A team of scientists, led by experts of the University of Texas at Austin, will drill off the coast of Yucatan, Mexico to take core samples from the crater of the asteroid that wiped out the dinosaurs.
“The goal of the expedition is to recover a cross section of earth from the center of the Chicxulub crater in the Yucatan Peninsula in Mexico.” said Sean Gulick, a researcher at The University of Texas at Austin Institute for Geophysics (UTIG).
The rock samples obtained from the expedition will be used to further the study of the evolution of life on earth as well as the formation process of impact craters, Gulick said.
“The Chicxulub crater is the only impact crater linked to a mass extinction event – therefore, it is an incredible opportunity to study how life recovered after the mass extinction,” Gulick said.
“The sediments that filled in the crater should have the record for organisms living on the sea floor and in the water that were there for the first recovery after the mass extinction event,” Gulick said. “The hope is we can watch life come back.”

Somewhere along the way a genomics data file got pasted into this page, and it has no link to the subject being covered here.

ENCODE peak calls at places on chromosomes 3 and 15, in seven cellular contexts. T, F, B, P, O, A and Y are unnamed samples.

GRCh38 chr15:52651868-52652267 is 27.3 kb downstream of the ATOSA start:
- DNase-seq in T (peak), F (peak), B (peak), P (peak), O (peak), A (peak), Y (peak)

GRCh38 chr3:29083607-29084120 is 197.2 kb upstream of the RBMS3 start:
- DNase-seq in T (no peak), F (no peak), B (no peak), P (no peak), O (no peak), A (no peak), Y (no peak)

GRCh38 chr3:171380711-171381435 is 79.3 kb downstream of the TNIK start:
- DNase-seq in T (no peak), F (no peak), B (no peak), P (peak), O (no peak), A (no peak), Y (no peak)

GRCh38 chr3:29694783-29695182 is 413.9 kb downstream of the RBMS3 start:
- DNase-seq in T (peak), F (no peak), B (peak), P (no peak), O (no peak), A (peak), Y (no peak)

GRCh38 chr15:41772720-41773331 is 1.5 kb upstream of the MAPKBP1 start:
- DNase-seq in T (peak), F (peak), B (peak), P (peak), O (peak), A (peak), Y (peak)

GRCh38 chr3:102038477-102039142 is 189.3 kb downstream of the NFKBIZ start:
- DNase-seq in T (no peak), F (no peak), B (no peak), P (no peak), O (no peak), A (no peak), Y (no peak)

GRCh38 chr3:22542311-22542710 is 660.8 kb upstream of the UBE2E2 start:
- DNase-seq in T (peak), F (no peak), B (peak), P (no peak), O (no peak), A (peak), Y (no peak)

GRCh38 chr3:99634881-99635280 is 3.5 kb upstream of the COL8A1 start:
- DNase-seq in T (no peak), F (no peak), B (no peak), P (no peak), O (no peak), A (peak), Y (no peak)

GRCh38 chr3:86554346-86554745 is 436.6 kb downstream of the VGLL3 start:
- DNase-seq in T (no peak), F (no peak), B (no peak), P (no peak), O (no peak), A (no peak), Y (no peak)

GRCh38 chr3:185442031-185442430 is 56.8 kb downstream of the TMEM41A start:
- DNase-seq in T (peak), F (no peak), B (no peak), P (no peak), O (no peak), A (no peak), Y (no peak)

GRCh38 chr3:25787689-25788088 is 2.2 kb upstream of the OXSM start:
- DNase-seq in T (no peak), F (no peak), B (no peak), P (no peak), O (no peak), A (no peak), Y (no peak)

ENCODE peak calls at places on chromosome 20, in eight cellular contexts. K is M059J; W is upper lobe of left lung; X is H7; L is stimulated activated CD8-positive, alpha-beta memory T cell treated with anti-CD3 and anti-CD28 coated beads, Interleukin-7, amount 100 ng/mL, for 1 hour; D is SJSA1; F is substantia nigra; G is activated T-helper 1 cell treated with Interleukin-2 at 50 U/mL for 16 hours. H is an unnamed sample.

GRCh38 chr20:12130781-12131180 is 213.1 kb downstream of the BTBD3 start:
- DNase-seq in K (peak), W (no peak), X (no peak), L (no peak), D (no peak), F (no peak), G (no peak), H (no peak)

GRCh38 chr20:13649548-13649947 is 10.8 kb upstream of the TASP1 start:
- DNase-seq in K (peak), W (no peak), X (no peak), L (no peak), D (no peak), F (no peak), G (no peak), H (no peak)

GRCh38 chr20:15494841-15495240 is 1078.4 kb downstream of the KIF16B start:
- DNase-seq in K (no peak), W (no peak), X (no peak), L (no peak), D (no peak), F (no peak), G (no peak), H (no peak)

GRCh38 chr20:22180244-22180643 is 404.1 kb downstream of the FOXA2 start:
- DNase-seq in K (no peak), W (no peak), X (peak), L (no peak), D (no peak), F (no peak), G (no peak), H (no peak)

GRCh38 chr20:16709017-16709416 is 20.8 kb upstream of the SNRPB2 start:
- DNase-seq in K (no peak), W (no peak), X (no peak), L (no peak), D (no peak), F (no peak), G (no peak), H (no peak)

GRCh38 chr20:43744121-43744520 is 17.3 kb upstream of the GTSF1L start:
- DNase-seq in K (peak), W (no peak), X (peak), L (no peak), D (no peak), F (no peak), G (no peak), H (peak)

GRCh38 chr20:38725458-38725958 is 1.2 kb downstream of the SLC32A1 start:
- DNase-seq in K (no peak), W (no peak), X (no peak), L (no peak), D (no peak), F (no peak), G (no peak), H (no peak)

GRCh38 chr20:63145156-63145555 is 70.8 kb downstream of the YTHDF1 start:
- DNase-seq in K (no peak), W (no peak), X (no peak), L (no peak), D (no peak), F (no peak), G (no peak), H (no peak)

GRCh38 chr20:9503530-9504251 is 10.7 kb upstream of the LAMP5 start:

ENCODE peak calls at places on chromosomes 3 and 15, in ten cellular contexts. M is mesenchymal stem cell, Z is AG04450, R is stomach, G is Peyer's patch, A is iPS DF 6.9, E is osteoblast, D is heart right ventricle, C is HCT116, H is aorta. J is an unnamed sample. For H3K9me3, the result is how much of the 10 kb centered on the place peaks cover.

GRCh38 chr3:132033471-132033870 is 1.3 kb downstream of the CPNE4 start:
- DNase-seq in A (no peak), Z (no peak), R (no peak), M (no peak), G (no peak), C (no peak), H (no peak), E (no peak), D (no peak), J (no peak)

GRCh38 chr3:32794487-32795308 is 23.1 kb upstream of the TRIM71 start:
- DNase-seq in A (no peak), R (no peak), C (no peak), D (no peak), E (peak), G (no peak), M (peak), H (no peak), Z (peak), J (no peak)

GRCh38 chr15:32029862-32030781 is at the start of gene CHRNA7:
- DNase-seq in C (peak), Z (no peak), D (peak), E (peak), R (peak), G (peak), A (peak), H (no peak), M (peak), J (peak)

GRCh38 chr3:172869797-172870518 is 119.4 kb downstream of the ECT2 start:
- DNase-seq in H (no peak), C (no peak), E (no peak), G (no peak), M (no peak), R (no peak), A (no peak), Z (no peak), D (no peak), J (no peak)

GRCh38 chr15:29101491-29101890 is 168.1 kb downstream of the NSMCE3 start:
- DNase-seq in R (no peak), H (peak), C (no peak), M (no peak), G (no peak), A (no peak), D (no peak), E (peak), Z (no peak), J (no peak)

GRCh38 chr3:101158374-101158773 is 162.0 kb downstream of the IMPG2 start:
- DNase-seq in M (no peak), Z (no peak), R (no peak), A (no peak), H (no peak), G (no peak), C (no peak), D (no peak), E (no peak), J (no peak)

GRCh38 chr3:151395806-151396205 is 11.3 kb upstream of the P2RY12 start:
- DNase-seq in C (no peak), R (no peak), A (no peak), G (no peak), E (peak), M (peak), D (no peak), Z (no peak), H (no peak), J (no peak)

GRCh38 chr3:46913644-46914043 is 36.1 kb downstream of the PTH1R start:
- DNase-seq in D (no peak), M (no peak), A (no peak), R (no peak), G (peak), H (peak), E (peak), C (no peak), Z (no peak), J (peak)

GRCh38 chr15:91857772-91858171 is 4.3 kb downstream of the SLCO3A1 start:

After the core is extracted, it will be sent to Germany, where the column will be cut in two halves. The first of these will be examined right away by research groups from several nations, including the United States, Mexico and The United Kingdom. The remainder of the sample will be housed at a core repository at Texas A&M University for future research.
The expedition will last for two months and involve penetrating nearly 5,000 feet beneath the seabed from an offshore platform.
The US$10 million in funding for the expedition has been approved and scheduled by the European Consortium for Ocean Research Drilling (ECORD) part of the International Ocean Discovery Program (IODP) and the International Continental Scientific Drilling Program (ICDP).
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